We now had to interview against senior companies, and the city council’s job was to look at credentials, not creativity. I could feel that the outcome would swing to a firm who, on paper, would be more qualified to develop our project.

I had to fight for my opportunity as I would have to again and again over the long architectural haul of a career. My plan? Engage a structural engineer who had such depth of experience that he would make my inexperience go unnoticed.

Public space, new palm trees, pier canopy, and optional glass skin for renovated lifeguard tower to reflect the water, sky and sun (watercolor by Al Forster)
Public space, new palm trees, pier canopy, and optional glass skin for renovated lifeguard tower to reflect the water, sky and sun (watercolor by Al Forster)

This idea failed horribly. During the public interviews, my saving grace of retaining an engineer of age and gravitas proved to be my worst mistake.

He took to the microphone, presented himself, stating in his best salesperson-like booming voice: “We are so excited to be considered by HUNTINGTON Beach.”

Greg and I cringed. Hermosa Beach, you idiot!

This was akin to a rock band thanking Milwaukee, when they were on stage in Cleveland. Like shouting “Go USC” at a UCLA game. Calling your spouse by the wrong name. You get the drift.

Our misguided engineer continued, live on television: “We would love to work with Huntington Beach. Huntington Beach would do so well to have our skills.” Huntington this and that.

No surprise, Lombardi/Poon Architects loss the project that we created and won several times over.

And it got worse.

New fishing platforms and ribbon-like metal pier canopy
New fishing platforms and ribbon-like metal pier canopy

A large corporate company from Irvine won the contract to develop Greg and my project. And in an unethical turn of events, this company sought to steal our design and credit its creation as their own. I received a letter that had a legal tone to it. The company’s founding partner declared that the Hermosa Beach project now belonged to him. Furthermore, he asserted that he might mention our names in the future, “if he so desired and at his convenience.”

This arrogant asshole was steamrolling over us, two fresh young architects two years into their first public commission. The senior architect’s malicious actions constituted theft—shoplifting of Lombardi/Poon’s intellectual property.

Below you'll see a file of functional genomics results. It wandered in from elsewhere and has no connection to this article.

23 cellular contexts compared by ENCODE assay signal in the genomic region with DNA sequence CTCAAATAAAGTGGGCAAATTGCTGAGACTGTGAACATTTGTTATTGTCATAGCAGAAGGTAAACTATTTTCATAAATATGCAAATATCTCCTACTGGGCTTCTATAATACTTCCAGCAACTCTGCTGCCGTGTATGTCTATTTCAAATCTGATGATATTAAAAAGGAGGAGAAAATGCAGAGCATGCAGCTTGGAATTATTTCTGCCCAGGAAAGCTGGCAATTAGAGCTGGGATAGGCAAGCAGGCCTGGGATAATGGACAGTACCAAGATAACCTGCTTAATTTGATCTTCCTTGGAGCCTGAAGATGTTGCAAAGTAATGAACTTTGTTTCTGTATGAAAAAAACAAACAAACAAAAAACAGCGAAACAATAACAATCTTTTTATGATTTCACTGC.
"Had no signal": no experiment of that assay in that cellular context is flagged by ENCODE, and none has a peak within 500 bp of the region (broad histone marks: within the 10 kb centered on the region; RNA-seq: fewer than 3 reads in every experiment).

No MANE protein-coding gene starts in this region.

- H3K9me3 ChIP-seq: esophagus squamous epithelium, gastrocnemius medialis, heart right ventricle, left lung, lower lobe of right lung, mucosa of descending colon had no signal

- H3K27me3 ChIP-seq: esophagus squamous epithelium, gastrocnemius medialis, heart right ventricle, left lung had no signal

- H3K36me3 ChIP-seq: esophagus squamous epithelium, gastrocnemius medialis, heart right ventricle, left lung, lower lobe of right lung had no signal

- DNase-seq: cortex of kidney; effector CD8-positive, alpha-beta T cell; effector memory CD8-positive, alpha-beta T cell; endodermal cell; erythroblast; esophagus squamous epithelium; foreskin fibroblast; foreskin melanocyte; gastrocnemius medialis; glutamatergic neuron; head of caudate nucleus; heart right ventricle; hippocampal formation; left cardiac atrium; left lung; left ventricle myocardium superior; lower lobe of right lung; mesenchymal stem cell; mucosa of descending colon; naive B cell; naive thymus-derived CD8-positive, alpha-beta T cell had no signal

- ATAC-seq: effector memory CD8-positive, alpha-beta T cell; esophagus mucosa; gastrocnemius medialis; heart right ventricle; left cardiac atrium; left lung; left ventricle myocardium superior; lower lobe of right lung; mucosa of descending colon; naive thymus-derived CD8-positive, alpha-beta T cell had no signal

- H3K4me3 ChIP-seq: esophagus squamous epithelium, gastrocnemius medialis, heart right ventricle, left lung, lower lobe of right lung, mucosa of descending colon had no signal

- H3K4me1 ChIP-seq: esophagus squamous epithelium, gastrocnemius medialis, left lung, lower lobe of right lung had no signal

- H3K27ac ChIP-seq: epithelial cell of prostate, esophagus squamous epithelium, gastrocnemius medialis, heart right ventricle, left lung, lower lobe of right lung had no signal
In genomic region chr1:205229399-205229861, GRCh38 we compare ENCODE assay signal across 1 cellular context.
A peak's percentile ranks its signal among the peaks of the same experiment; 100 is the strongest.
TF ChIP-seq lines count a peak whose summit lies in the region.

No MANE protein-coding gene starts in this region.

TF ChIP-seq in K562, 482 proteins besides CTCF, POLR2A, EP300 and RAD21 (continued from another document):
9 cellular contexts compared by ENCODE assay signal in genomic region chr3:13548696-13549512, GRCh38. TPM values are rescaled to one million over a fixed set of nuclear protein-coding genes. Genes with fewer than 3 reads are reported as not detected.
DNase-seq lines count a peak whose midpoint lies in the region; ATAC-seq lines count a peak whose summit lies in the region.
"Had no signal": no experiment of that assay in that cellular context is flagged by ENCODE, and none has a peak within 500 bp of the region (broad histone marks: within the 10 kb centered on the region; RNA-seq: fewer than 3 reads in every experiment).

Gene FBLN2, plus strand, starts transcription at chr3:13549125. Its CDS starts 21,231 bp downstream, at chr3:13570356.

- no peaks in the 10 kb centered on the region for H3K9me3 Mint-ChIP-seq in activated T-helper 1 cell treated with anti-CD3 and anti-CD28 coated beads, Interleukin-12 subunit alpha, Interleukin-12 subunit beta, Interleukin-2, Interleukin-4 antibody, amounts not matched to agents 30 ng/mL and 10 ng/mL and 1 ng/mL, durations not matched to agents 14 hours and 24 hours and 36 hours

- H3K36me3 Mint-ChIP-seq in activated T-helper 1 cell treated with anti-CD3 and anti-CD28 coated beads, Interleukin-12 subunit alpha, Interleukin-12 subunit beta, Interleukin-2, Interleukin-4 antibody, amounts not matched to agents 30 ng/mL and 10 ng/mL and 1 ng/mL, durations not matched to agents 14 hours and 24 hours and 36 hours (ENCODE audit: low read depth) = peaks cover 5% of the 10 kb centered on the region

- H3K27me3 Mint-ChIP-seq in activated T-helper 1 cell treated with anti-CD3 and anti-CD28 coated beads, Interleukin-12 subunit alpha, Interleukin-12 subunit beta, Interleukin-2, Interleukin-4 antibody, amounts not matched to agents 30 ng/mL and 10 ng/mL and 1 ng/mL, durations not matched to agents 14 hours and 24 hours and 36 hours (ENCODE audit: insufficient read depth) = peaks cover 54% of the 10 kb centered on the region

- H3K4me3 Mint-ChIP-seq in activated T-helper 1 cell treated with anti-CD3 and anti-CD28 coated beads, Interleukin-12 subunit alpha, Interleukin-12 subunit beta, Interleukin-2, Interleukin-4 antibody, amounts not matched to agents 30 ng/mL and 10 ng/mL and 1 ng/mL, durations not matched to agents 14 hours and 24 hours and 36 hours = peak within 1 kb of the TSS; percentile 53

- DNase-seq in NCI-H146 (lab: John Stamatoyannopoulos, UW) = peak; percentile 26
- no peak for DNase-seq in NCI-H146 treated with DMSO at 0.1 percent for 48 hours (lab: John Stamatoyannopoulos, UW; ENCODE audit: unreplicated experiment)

Master plan for waterfront and pier
Master plan for waterfront and pier

I took the first step of a ritual that so many adults do through out their life: I called a lawyer. It would be my first time, but not my last. Unfortunately, my attorney assessed that this Irvine architect could legally do everything he claimed.

I decided to visit face-to-face with this self-important jerk of an architect. Presenting the recognition from Hermosa Beach, the hundreds of articles crediting Greg and me, and our recent AIA design award for this project, I made clear his unethical actions. I don’t know if he felt guilty, or if he no longer cared, or maybe he was impressed with my tenacity. He apologized for his nasty letter.

Year three: here is where the end begins. The project loss its funding, due to the political delays. Only the first phase of our vision was developed and completed. By me.

Lifeguard tower renovated to bring in maximum natural light and ocean breezes, as well as allow views and access to the beach for safety
Lifeguard tower renovated to bring in maximum natural light and ocean breezes, as well as allow views and access to the beach for safety

EPILOGUE: I ran into the horrible founding partner ten years later. Of course, he did not recognize me. I re-introduced myself, and his posture displayed embarrassment. Looking worn and exhausted, he appeared as if architecture defeated him. For this little man, I had no feeling one way or another.

As I drove home that afternoon, west towards the ocean, I acknowledged my ambition and resolve. And I buckled my seat belt for more challenges to come in this career of lunacy called Architecture.

© Poon Design Inc.